Making old money sound new

The federal government still seems content to engage in doublespeak on its action plan to address violence against aboriginal women.

The federal government still seems content to engage in doublespeak on its action plan to address violence against aboriginal women.

Despite assertions to the contrary, the government hasn’t provided any evidence that the plan will do anything more than what Canada has already committed to doing.

“Again I’ll stress that the $25 million that was allocated in Budget 2014 is brand new $25 million,” Yukon MP Ryan Leef said in an interview Friday.

However, the $25 million commitment over five years that Leef calls new money is in fact a renewal of a program that has been in place since 2010. The renewal was announced in February of this year, and then re-announced last week as the keystone of the action plan.

Leef conceded this point when pushed on the issue.

“I think people get confused. We talk two things in cross purposes here. One, it’s a continuation of a substantial investment, $25 million for 2010-2015. Then we realized there was continuing work that was going to be needed to be done, there was a continuing role for the government of Canada to be playing in that, so they added an additional $25 million and extended the program.”

In total, the action plan commits $200 million over five years for related programs.

Nearly half of that money, $92 million, is for continued operational funding of shelters in 41 aboriginal communities.

The federal government has jurisdiction over those shelters, and with this money is simply committing to keep the doors open for five more years.

Aboriginal Affairs funds at least one Yukon women’s shelter, but the department would not confirm which one or ones.

“I don’t think that any of the aboriginal groups that are supportive of this would characterize it as frustrating that a good portion of the resources are going to existing shelters because that’s exactly what they asked us to do, was to support the existing shelters, make them more responsive to community needs, have them open longer, have greater capacity in very specific communities,” said Leef.

However, the action plan does not commit to budget increases or more resources existing shelters.

“You’re asking for where the budget have been increased and where spending has increased. I don’t know that to be the case right now. I mean, I could look, but I don’t think I implied that the budgets have been increased at this point or the capacity has been increased. I think that’s the real point of the $200 million investment.”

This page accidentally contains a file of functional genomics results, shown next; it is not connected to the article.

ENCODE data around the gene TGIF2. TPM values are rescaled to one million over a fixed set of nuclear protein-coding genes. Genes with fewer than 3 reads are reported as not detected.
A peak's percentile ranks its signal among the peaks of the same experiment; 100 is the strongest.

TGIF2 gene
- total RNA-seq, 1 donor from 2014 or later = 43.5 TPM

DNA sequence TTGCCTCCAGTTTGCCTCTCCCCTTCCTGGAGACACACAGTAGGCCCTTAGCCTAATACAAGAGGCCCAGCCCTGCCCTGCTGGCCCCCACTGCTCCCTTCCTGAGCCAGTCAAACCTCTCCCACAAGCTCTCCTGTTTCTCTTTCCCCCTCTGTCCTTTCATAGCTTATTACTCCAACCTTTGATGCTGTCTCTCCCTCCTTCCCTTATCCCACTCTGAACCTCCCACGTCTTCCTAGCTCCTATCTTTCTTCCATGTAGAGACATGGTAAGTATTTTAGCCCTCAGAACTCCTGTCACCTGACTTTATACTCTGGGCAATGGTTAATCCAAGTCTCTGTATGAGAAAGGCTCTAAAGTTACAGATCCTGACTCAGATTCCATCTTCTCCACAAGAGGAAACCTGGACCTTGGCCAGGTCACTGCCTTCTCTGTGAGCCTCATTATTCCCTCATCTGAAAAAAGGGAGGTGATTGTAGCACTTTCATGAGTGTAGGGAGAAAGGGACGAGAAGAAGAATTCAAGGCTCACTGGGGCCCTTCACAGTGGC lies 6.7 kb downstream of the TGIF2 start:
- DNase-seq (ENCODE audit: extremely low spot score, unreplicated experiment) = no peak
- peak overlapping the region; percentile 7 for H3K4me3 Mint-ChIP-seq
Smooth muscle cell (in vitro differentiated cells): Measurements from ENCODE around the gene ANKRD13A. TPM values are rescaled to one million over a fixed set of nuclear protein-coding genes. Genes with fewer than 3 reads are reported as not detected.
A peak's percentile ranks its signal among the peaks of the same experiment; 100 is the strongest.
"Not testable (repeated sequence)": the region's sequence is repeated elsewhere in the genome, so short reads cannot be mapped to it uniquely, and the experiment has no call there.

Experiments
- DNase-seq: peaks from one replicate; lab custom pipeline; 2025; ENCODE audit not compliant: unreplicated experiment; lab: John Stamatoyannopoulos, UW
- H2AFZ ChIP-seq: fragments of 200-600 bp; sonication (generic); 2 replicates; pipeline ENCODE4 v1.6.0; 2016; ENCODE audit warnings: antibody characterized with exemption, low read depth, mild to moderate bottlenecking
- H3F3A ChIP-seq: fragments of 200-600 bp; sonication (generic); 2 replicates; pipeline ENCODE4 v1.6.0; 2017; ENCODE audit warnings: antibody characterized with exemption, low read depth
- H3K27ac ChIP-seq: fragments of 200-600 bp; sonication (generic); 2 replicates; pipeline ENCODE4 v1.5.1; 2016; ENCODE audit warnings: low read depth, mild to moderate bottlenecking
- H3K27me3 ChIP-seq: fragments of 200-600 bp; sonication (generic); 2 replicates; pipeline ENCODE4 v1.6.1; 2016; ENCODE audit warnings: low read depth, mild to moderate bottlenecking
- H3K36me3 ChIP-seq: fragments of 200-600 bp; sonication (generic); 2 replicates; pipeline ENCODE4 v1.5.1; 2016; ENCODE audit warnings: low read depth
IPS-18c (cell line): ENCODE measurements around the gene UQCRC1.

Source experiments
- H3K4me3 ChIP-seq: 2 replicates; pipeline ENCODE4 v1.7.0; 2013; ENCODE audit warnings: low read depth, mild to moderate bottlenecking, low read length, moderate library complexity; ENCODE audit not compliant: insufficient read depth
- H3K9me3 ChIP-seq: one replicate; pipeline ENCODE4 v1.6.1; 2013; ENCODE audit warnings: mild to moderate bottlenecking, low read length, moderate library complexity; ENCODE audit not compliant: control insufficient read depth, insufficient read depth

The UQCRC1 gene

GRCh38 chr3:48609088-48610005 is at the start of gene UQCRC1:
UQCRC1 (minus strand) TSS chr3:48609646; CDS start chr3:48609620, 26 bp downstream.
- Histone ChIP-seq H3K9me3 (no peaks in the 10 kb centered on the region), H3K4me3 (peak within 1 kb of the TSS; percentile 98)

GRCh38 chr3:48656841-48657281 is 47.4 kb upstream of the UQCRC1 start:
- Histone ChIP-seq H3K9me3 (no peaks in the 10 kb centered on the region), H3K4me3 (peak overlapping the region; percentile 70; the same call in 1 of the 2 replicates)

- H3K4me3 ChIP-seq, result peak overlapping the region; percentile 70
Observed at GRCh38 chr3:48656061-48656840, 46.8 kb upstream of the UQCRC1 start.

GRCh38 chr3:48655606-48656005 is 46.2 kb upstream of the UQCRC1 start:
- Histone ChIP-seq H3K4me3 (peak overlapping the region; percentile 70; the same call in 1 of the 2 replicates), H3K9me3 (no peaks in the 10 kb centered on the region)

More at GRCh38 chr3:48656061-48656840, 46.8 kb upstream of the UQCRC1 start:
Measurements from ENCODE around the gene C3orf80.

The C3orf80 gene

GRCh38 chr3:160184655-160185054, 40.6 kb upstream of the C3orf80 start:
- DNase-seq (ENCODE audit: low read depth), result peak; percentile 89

An existing shelter in the Yukon, for example, could apply for funding to expand its reach, he said.

About $70 million of the $200 million is proposal-based, where communities can come up with a project and request funding.

Leef has committed to sit down with Yukon organizations to see that they make the most of that money.

But that money is for new, time-limited projects, and not for increasing operational funding for existing shelters.

An existing shelter would have to spend already stretched resources just to apply for the money, and commit to deliver new programming if the money is granted.

Marian Horne, president of the Yukon Aboriginal Women’s Council, slammed the federal government for the plan, which she called “not really an action plan.”

“They’re renewing the funding that was available in the last five years, and again it’s a piecemeal approach,” said Horne. “Until we get funding that’s adequate we won’t reach the root cause.”

Groups have to fight for the little existing programming funding that is available, she said.

And while Leef said he wants to talk with Yukoners about how to address this issue, he hasn’t asked them in the past, she said.

“Nobody comes around to talk to us. Ryan Leef has never come to our office, come in to say, ‘How’s it going? Do you have any problems? What do you see as the problem for aboriginal women?’ Never, they have never visited our offices. Never asked to shed light on how aboriginal women and girls are led down this path, to be missing or murdered. They don’t listen to us.

“The residential schools, as an example, the federal government said that’s what would fix us, that’s what would change the aboriginal people. Well it certainly did. And now they’re coming along and trying to tell us again that they know what we need. They treat us as if we are invisible women, and we are as far as Canada society goes.

“(Leef) says he has to talk to Yukoners. I don’t know how much louder we can be for him to hear us.”

Leef said that an interdepartmental oversight committee and regular reviews will ensure that the action plan stays on track and is making progress in the areas it commits to.

Contact Jacqueline Ronson at

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